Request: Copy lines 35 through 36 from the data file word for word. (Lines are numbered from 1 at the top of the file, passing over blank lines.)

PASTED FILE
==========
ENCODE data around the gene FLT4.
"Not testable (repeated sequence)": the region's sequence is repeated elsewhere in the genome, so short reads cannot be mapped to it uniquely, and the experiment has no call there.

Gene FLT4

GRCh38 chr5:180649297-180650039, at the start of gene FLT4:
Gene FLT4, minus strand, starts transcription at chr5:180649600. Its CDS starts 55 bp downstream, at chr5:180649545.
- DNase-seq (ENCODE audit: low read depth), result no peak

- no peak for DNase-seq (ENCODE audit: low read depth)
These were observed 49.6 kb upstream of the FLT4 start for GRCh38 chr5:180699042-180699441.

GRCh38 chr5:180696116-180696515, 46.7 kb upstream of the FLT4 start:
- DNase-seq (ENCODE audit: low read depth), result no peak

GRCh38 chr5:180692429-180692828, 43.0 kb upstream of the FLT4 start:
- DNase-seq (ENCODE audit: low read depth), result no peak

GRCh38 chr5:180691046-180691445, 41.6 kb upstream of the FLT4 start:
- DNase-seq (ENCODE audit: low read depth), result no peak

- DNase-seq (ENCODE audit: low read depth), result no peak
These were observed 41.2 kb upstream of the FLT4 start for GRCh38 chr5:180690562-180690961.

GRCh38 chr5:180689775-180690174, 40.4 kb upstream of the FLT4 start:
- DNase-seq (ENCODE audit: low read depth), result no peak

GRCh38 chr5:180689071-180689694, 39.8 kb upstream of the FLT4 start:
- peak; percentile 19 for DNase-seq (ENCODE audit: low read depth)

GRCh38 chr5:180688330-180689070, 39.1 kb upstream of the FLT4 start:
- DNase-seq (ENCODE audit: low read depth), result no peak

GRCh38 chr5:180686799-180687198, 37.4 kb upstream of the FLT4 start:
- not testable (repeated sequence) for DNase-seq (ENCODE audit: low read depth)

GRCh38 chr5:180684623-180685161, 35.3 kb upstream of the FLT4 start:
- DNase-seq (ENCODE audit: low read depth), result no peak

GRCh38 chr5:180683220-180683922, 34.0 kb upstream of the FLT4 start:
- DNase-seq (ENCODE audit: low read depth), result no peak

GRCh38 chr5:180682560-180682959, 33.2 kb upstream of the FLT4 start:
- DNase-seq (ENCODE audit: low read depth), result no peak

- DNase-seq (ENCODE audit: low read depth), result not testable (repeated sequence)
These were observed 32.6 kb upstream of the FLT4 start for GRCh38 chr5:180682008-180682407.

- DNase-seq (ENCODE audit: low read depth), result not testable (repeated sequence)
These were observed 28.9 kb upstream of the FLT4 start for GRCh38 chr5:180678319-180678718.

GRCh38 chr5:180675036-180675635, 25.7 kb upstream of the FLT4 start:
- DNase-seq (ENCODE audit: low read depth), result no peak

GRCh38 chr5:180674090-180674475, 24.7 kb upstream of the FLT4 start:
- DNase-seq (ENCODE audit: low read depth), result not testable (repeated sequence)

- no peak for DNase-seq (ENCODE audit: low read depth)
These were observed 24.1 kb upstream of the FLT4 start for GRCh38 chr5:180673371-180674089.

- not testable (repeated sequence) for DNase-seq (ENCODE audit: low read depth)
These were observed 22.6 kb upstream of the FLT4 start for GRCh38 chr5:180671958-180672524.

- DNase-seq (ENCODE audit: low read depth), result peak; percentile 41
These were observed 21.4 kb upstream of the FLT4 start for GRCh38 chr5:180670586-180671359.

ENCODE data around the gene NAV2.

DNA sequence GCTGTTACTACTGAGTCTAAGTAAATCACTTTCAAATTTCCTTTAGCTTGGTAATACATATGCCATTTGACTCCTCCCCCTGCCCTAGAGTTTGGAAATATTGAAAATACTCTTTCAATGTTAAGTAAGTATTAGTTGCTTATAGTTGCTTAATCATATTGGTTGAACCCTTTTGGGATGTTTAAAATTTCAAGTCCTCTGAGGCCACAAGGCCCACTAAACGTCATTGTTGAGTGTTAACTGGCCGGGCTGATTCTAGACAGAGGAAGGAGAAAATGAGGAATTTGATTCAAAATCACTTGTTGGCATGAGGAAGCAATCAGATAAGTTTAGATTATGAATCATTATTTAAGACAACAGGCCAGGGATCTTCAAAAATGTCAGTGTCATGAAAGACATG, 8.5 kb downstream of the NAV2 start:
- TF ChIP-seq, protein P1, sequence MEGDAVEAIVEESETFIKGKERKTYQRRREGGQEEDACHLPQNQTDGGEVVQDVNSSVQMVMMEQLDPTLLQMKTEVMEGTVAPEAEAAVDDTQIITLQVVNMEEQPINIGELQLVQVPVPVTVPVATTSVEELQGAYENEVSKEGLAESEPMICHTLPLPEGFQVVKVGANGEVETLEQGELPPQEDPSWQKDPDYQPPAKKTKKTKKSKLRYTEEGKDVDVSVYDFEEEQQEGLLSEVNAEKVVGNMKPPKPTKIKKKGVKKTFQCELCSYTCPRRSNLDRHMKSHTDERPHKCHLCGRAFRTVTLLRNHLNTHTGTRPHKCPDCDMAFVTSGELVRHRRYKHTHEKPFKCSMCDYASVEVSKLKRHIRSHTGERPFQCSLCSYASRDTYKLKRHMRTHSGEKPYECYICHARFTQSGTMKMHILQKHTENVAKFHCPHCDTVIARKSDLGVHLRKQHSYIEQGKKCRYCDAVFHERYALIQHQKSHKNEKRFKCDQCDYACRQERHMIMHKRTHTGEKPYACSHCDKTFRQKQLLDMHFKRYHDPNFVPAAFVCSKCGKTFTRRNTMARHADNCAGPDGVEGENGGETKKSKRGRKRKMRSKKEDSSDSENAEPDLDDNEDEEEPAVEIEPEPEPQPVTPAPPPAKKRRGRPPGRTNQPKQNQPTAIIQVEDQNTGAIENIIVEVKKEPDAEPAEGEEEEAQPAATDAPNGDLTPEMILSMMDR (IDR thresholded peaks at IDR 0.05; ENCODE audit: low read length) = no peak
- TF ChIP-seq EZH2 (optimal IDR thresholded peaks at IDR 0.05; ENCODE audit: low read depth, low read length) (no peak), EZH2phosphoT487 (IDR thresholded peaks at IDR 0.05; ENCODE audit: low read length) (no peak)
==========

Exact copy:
GRCh38 chr5:180675036-180675635, 25.7 kb upstream of the FLT4 start:
- DNase-seq (ENCODE audit: low read depth), result no peak